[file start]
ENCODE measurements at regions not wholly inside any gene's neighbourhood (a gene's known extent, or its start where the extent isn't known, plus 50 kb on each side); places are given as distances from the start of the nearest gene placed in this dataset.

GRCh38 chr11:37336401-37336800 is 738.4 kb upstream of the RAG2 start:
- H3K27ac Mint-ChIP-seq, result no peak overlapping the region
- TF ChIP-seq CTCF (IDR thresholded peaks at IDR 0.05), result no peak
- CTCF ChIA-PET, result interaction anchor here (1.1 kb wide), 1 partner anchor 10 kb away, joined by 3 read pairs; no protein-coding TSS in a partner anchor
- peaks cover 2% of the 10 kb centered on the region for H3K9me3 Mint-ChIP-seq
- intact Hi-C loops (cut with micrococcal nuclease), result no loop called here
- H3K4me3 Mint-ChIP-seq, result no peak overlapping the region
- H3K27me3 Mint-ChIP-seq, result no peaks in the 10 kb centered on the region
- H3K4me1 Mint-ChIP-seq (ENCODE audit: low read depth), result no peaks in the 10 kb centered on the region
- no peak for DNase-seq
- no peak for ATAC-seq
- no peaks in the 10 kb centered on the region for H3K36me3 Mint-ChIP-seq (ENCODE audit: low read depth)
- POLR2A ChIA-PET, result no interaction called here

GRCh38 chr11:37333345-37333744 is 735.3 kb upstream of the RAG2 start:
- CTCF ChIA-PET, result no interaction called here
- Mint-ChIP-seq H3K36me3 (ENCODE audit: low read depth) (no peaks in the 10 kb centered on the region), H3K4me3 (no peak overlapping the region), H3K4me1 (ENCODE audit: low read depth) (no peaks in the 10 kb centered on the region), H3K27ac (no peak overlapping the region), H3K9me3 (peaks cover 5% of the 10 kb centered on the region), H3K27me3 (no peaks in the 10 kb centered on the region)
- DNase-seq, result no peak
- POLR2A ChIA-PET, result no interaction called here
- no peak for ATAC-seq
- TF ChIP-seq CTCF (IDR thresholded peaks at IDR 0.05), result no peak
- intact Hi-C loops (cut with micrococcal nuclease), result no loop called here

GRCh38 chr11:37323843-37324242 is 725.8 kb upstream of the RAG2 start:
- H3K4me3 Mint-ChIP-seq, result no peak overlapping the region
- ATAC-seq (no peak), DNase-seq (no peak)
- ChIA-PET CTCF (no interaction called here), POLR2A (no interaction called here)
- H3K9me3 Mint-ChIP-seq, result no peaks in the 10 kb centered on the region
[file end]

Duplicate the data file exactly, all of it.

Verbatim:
ENCODE measurements at regions not wholly inside any gene's neighbourhood (a gene's known extent, or its start where the extent isn't known, plus 50 kb on each side); places are given as distances from the start of the nearest gene placed in this dataset.

GRCh38 chr11:37336401-37336800 is 738.4 kb upstream of the RAG2 start:
- H3K27ac Mint-ChIP-seq, result no peak overlapping the region
- TF ChIP-seq CTCF (IDR thresholded peaks at IDR 0.05), result no peak
- CTCF ChIA-PET, result interaction anchor here (1.1 kb wide), 1 partner anchor 10 kb away, joined by 3 read pairs; no protein-coding TSS in a partner anchor
- peaks cover 2% of the 10 kb centered on the region for H3K9me3 Mint-ChIP-seq
- intact Hi-C loops (cut with micrococcal nuclease), result no loop called here
- H3K4me3 Mint-ChIP-seq, result no peak overlapping the region
- H3K27me3 Mint-ChIP-seq, result no peaks in the 10 kb centered on the region
- H3K4me1 Mint-ChIP-seq (ENCODE audit: low read depth), result no peaks in the 10 kb centered on the region
- no peak for DNase-seq
- no peak for ATAC-seq
- no peaks in the 10 kb centered on the region for H3K36me3 Mint-ChIP-seq (ENCODE audit: low read depth)
- POLR2A ChIA-PET, result no interaction called here

GRCh38 chr11:37333345-37333744 is 735.3 kb upstream of the RAG2 start:
- CTCF ChIA-PET, result no interaction called here
- Mint-ChIP-seq H3K36me3 (ENCODE audit: low read depth) (no peaks in the 10 kb centered on the region), H3K4me3 (no peak overlapping the region), H3K4me1 (ENCODE audit: low read depth) (no peaks in the 10 kb centered on the region), H3K27ac (no peak overlapping the region), H3K9me3 (peaks cover 5% of the 10 kb centered on the region), H3K27me3 (no peaks in the 10 kb centered on the region)
- DNase-seq, result no peak
- POLR2A ChIA-PET, result no interaction called here
- no peak for ATAC-seq
- TF ChIP-seq CTCF (IDR thresholded peaks at IDR 0.05), result no peak
- intact Hi-C loops (cut with micrococcal nuclease), result no loop called here

GRCh38 chr11:37323843-37324242 is 725.8 kb upstream of the RAG2 start:
- H3K4me3 Mint-ChIP-seq, result no peak overlapping the region
- ATAC-seq (no peak), DNase-seq (no peak)
- ChIA-PET CTCF (no interaction called here), POLR2A (no interaction called here)
- H3K9me3 Mint-ChIP-seq, result no peaks in the 10 kb centered on the region